New Research Series Examines Roots of Racial Inequities in Child and Family Well-Being

Posted September 18, 2021
By the Annie E. Casey Foundation
A Black family of four, including two young daughters, sitting on a couch and smiling.

Racial inequity is wide­spread and stub­born­ly per­sis­tent in Amer­i­ca today. Sys­tems and insti­tu­tions across the coun­try are fail­ing — still — to pro­vide the oppor­tu­ni­ties and sup­port nec­es­sary for chil­dren of col­or to thrive. 

Against this back­drop, the Annie E. Casey Foun­da­tion and the Con­rad N. Hilton Foun­da­tion are sup­port­ing a series of research projects, called Ele­vat­ing Equi­ty, that aims to advance racial equi­ty for Amer­i­can fam­i­lies of color. 

The series con­sists of three mul­ti-year projects that will exam­ine how par­ents, care­givers and young chil­dren change over time and across a range of domains. Research teams will seek to iden­ti­fy struc­tur­al and sys­temic fac­tors affect­ing well-being, includ­ing how racial bias and racial dis­par­i­ties can impact child and fam­i­ly health. They will also work to iden­ti­fy strengths and assets — in indi­vid­u­als, fam­i­lies, com­mu­ni­ties and sys­tems — that can be max­i­mized to pro­mote equity.

About the Projects in Ele­vat­ing Equity 

  • Jacque­line Sims of Boston Uni­ver­si­ty is lead­ing an effort to exam­ine how Black moth­ers — along with social and neigh­bor­hood resources — pro­tect against the neg­a­tive impacts of racial bias on fam­i­ly health and well-being. The project will uti­lize a research method called pho­tovoice, which enables par­tic­i­pants to record their own real­i­ty by tak­ing, select­ing and reflect­ing on pho­tographs. Researchers from Boston Uni­ver­si­ty, Geor­gia State Uni­ver­si­ty and Boston Col­lege will con­duct the study in col­lab­o­ra­tion with the Black Child Devel­op­ment Insti­tute-Atlanta, a com­mu­ni­ty orga­ni­za­tion that works direct­ly with moth­ers in Atlanta.
  • Caitlin McPher­ran Lom­bar­di of the Uni­ver­si­ty of Con­necti­cut is inves­ti­gat­ing how social poli­cies and pro­grams, exclu­sion­ary poli­cies and com­mu­ni­ty char­ac­ter­is­tics are asso­ci­at­ed with the well-being of chil­dren and par­ents from immi­grant fam­i­lies. This effort — con­duct­ed in part­ner­ship with Cal­i­for­nia State Uni­ver­si­ty, Sacra­men­to — will use data from the Ear­ly Child­hood Lon­gi­tu­di­nal Study, Birth Cohort and from focus groups of immi­grant par­ents with young chil­dren. Results will be inte­grat­ed to pro­vide infor­ma­tion about how social poli­cies and pro­grams and com­mu­ni­ty resources can bet­ter pro­mote child devel­op­ment and par­ent well-being among immi­grant families.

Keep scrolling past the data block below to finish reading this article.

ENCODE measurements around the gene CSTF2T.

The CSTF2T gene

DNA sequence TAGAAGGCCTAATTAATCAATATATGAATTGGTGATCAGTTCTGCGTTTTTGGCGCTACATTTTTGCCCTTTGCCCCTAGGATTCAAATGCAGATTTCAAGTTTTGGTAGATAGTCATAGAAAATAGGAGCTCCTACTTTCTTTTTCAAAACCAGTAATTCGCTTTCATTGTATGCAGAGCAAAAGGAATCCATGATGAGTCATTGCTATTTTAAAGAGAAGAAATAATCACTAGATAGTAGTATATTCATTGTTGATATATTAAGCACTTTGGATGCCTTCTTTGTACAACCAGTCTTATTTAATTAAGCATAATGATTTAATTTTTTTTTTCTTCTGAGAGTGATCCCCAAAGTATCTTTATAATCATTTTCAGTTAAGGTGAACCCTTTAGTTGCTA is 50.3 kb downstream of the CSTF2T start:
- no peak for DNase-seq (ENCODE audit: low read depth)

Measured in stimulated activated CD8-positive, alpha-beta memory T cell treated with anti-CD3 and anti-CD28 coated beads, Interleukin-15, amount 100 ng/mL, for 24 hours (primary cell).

• In Newark, New Jer­sey, a team led by Chris­hana Lloyd of Child Trends is study­ing how hous­ing pat­terns of Black moth­ers relate to eco­nom­ic secu­ri­ty and well-being. The project will seek to devel­op com­mu­ni­ty-dri­ven hous­ing pol­i­cy solu­tions and iden­ti­fy sup­ports and resources that can help moth­ers obtain safe, sta­ble hous­ing. The team will use data from the Frag­ile Fam­i­lies and Child Well­be­ing Study and build on rela­tion­ships ini­ti­at­ed through a fed­er­al­ly fund­ed Promise Neigh­bor­hood evaluation.

Over the life of the series, the foun­da­tions plan to bring the grantees togeth­er to dis­cuss their progress and share how they are engag­ing res­i­dents and fam­i­lies and using their find­ings to inform poli­cies that sup­port equity. 

More than half of the young peo­ple in the Unit­ed States are young peo­ple of col­or,” says Alli­son Holmes, a senior research asso­ciate at the Casey Foun­da­tion. With this research, we want to know: What are the struc­tur­al oppor­tu­ni­ties and sources of sup­port that can help elim­i­nate inequity and help chil­dren, young peo­ple and fam­i­lies thrive?” 

Read about incor­po­rat­ing equi­ty prin­ci­ples in social sci­ence research

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